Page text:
CLINTON CONSIDERS AIR POWER IN BOSNIA President Clinton said yesterday morning that the United States would "seriously consider" using air power in Bosnia-Herzegovina if asked to defend United Nations peacekeepers. Mr. Clinton, whose senior foreign-policy advisers planned to meet on the subject late yesterday, said, "The position of the US has long been that if the UN troops were attacked there, we would do our part to protect them by making available air power. We have not yet been asked to do that. If we are asked, that's something we will gi ve some consideration to." Bundesbank eases credit
The German Bundesbank, under pressure to reduce its official interest rates to support the weak French franc, yesterday allowed a key money market interest rate to drop sharply. The Bundesbank offered funds to the money market at a minimum rate of 6.95 percent in its regular securities repurchase operations, down from 7.15 percent last week.
Tension within the European Monetary System, which has pushed both the French franc and Danish crown close to their lowest intervention levels in the system, has put the Bundesbank under considerable pressure to ease its credit policy. Elected Nigerian is excluded
Nigeria's two political parties bowed to military ruler Ibrahim Banbangida on Tuesday and agreed to form an interim government that apparently excludes businessman Moshood Abiola, who won the nation's June 12 presidential election. The move was aimed at ending a political crisis that has paralyzed the government and forced hundreds, perhaps thousands, of people to return to their tribal homelands out of fear that the standoff would degenerate into ethnic fighting. India's Rao survives vote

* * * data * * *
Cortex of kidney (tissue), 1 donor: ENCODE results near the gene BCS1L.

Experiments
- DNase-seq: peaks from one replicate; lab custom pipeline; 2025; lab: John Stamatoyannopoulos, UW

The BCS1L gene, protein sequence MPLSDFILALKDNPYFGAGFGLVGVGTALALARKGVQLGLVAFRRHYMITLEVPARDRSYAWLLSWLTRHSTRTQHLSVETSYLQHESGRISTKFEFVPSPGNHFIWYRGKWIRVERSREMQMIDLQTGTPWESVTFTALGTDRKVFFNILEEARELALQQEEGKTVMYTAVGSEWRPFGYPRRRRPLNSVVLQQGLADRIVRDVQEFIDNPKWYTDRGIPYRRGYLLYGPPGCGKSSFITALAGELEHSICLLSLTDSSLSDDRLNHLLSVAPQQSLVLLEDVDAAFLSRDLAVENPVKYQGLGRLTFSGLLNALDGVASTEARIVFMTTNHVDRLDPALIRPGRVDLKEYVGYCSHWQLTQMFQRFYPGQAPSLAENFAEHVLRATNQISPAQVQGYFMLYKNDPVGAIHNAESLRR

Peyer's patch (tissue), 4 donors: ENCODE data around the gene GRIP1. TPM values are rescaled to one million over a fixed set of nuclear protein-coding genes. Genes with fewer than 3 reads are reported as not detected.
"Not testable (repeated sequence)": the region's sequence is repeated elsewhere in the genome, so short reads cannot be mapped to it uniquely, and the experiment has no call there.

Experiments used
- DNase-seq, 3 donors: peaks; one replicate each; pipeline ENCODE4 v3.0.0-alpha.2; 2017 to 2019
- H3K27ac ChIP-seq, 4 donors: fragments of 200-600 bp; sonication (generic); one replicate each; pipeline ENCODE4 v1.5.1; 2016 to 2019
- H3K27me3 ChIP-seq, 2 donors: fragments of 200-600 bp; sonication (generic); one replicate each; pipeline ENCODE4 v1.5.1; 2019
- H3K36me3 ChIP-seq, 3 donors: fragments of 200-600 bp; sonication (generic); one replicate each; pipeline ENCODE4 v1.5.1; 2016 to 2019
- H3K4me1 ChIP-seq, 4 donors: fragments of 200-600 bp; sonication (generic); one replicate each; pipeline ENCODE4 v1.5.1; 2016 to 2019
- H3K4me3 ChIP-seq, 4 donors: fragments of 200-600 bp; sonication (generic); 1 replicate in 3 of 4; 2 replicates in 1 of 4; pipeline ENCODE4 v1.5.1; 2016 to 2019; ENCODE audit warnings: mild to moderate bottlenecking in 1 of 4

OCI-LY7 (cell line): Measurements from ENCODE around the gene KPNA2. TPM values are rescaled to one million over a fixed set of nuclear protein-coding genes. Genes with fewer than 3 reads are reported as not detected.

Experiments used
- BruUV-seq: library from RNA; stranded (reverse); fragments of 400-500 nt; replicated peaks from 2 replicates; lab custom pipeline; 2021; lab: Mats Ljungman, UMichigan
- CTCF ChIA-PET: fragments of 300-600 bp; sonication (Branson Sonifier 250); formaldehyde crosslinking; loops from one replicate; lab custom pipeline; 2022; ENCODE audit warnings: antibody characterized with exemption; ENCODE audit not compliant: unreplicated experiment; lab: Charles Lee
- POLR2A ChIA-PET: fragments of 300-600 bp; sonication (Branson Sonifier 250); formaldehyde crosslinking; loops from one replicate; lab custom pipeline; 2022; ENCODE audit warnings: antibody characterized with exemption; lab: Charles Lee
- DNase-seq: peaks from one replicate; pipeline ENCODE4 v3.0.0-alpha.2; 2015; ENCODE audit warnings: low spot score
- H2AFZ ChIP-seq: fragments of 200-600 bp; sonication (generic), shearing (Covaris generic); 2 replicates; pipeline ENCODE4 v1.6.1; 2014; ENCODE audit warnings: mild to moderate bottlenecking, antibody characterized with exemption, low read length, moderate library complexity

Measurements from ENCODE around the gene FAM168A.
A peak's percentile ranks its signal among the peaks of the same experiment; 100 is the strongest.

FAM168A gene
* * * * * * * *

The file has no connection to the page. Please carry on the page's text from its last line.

Prime Minister P.V. Narasimha Rao yesterday survived a no-confidence motion in Parliament that accused him of corruption and incompetence. It was the third no-confidence motion Mr. Rao's minority government has defeated since it came to power in June 1991. The victory means Rao can continue opening India's closed economy and battling the Hindu nationalists who have sparked Hindu-Muslim violence that has killed 3,000 people since 1990. Anti-Semitism in Japan
A leading Jewish group has demanded an apology from one of Japan's top newspapers after it ran an advertisement for books claiming there is a Jewish conspiracy to destroy Japan. The advertisement, which appeared Tuesday in the Nihon Keizai Shimbun, "gives credence and respectability to blatant and outlandish lies about the Jewish people," the Los Angeles-based Simon Wiesenthal Center said.
The advertisement in the top business daily, claimed Jewish industrial and financial groups had taken over the rest of the world and were now attempting to destroy Japan. Savings and loan aftermath
A federal commission investigating the regulatory lapses behind the savings-and-loan crisis is calling for stiff restrictions on insured accounts at financial institutions. The National Commission on Financial Institution Reform, Recovery, and Enforcement on Tuesday urged President Clinton and Congress to restrict deposit insurance to money-market style accounts invested in safe securities.
Although deposit insurance didn't cause the debacle, it allowed it to spiral out of control, the commission said. The commission's proposal would limit the government's chances of losing money by confining insurance to "monetary service companies."
They would offer depositors insured accounts and invest the money only in easily sellable, short-term corporate debt and government securities. Reggie Lewis, NBA star
Reggie Lewis, the captain of the Boston Celtics and a former National Basketball Association all-star, died Tuesday evening in Waltham, Mass. Lewis, Boston's top scorer the past two seasons, was respected as much for his quiet and gentlemanly way as for his scoring ability.
"Reggie's infectious smile and joyous love of basketball were always evident to all of us who were fortunate to have seen him play," said Celtics president Red Auerbach.